Flames in Tibet: Resistance and Repression

Virtually all of the Tibetans who have set themselves on fire have communicated a wish for the Dalai Lama to return home to Tibet and for freedom

Over 60 years of repressive Chinese policies and a severe and worsening security crackdown have created a crisis in occupied-Tibet. In the last six years there has been a surge in protests by Tibetans in Tibet, notably in 2008 but increasing again since early 2012, with demonstrators calling for freedom in Tibet and the return of the Dalai Lama. China’s response to such protests has been brutal, with reports of armed police attacking and beating demonstrators and, in a number of cases, opening fire, killing peaceful protesters and seriously injuring many more.

Tibetans have continued to seek to demonstrate their allegiance to the Dalai Lama’s ethos of non-violence with acts of symbolic defiance and expressions of non-violence in line with the teachings of their beloved Dalai Lama.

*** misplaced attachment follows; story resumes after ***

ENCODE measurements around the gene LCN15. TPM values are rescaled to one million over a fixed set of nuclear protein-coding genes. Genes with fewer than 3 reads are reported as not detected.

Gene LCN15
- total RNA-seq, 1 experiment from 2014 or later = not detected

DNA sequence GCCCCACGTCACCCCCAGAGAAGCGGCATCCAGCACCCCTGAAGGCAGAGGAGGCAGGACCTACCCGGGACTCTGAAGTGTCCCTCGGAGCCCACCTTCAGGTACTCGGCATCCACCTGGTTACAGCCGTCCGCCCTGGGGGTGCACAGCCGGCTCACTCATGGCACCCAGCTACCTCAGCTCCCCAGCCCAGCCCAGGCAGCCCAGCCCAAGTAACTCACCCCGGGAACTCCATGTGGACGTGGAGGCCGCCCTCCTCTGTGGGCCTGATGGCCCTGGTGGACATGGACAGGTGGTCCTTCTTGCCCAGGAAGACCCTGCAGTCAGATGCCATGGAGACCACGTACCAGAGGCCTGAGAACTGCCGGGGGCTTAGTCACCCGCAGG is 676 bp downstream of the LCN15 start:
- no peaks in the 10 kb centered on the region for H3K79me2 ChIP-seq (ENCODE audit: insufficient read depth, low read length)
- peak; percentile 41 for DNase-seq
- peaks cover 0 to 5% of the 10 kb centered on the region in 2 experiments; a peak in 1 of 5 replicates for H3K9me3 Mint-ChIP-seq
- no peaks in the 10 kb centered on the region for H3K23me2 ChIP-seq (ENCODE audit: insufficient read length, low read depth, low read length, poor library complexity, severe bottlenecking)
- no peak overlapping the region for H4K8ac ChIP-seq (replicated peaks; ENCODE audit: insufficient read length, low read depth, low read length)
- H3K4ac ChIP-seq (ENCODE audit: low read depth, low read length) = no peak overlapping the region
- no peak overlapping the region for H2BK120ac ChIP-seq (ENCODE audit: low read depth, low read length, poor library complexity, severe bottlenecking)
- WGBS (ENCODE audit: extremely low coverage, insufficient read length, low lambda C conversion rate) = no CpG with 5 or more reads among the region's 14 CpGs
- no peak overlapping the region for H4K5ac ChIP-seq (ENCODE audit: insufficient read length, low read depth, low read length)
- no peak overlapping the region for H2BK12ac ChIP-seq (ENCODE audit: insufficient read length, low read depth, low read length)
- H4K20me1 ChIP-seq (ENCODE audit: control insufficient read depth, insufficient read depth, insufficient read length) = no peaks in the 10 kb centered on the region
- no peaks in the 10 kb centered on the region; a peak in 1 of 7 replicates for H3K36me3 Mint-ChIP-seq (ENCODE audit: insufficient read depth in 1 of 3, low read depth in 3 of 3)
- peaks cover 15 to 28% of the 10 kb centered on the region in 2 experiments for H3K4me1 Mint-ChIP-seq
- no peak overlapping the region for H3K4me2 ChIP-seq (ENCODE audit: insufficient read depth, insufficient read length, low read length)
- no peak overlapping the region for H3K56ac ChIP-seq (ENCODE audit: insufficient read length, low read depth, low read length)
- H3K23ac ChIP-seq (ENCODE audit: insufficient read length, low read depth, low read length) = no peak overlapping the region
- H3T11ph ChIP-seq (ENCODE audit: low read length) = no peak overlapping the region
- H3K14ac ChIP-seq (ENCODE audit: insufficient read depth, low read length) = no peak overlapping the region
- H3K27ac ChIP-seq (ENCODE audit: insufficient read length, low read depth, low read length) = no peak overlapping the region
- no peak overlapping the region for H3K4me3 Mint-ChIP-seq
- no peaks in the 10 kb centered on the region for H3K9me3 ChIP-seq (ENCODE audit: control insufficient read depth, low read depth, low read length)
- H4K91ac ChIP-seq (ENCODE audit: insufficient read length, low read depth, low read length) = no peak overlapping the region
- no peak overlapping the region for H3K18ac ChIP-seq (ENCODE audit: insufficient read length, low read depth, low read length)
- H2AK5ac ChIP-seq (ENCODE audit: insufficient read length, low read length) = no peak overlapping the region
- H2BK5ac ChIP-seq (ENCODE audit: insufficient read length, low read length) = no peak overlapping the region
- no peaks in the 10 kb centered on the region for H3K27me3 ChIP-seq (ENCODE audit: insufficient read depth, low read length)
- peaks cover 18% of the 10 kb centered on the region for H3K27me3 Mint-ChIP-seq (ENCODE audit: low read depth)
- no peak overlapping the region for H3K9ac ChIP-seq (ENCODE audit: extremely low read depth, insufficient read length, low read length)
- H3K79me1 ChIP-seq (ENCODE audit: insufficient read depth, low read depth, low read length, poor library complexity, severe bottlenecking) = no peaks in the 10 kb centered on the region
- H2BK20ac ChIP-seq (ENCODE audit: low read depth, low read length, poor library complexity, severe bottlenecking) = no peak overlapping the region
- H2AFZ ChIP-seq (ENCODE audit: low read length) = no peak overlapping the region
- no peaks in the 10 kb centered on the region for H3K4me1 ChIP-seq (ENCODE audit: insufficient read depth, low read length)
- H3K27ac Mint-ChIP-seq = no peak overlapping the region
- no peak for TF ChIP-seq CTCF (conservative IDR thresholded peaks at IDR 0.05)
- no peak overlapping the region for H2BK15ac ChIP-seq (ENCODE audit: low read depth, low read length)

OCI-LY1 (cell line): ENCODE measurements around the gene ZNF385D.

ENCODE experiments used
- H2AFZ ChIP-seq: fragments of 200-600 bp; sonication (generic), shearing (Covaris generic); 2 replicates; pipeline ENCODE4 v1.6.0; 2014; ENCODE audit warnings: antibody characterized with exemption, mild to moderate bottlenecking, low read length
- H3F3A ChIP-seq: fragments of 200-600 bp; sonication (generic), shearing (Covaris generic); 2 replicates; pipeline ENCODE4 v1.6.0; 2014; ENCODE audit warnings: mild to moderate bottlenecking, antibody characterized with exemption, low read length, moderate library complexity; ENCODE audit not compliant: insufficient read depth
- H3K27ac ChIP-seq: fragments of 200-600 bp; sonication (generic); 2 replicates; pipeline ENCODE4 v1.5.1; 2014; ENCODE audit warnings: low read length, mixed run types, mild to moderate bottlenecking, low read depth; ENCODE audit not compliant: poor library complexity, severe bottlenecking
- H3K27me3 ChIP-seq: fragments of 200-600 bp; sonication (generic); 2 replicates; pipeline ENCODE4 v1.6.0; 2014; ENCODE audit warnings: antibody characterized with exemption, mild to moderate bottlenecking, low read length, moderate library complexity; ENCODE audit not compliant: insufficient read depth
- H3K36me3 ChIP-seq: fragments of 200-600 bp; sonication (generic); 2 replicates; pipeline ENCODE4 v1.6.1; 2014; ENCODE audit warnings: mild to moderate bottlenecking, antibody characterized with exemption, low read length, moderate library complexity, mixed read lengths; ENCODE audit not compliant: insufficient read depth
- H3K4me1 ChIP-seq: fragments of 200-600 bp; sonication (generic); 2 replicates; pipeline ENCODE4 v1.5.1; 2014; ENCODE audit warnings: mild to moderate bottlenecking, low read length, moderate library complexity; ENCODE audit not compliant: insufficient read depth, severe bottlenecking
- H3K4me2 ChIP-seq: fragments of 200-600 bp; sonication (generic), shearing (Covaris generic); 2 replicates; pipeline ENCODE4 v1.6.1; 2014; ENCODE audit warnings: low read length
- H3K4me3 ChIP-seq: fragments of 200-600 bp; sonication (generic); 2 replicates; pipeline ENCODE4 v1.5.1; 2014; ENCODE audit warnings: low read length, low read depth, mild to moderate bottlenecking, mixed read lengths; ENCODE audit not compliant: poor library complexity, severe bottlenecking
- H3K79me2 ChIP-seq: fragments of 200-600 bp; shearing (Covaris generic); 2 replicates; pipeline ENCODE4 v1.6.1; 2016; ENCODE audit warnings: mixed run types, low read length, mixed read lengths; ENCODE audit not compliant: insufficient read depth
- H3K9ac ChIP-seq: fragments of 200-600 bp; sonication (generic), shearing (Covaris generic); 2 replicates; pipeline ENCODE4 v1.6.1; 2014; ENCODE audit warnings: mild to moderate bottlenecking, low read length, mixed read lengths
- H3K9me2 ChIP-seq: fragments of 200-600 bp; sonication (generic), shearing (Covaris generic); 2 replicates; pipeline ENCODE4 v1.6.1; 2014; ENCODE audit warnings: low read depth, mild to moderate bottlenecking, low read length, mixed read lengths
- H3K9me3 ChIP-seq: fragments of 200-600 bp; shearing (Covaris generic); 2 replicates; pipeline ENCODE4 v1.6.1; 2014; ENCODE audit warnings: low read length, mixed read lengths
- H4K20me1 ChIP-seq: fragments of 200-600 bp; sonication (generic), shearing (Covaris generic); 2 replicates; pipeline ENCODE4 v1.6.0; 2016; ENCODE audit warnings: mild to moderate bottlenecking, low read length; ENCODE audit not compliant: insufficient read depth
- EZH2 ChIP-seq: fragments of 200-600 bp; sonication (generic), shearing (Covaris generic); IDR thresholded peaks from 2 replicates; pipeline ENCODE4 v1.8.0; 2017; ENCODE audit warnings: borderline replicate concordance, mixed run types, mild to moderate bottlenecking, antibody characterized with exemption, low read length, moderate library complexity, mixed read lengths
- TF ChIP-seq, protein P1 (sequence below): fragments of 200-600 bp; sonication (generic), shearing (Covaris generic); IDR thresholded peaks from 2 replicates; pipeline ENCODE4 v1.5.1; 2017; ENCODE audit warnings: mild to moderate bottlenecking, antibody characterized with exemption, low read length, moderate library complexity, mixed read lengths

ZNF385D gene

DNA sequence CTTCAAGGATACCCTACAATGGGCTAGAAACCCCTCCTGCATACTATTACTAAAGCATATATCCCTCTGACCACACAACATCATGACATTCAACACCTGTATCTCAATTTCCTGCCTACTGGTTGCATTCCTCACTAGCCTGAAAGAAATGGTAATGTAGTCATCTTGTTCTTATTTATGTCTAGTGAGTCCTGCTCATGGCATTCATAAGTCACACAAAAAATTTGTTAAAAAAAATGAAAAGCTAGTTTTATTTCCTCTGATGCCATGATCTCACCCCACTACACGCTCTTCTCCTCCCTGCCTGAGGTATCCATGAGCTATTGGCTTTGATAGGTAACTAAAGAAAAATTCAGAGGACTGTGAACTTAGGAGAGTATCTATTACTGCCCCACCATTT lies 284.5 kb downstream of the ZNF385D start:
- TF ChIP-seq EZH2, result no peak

Since 2009 the crackdown in Tibet by China has provoked an unprecedented wave of self-immolations by Tibetan monks, nuns and laypeople, who have called for freedom for Tibet and the return of the Dalai Lama as they set themselves on fire. There have been at least 138 confirmed self-immolation protests by Tibetans in in Tibet. More than 100 of the protesters have died.

Read more about the current situation in Tibet at Flames in Tibet: Resistance and Repression
Read more about Tibetan Survivors of Self-Immolation: Repression and Disappearance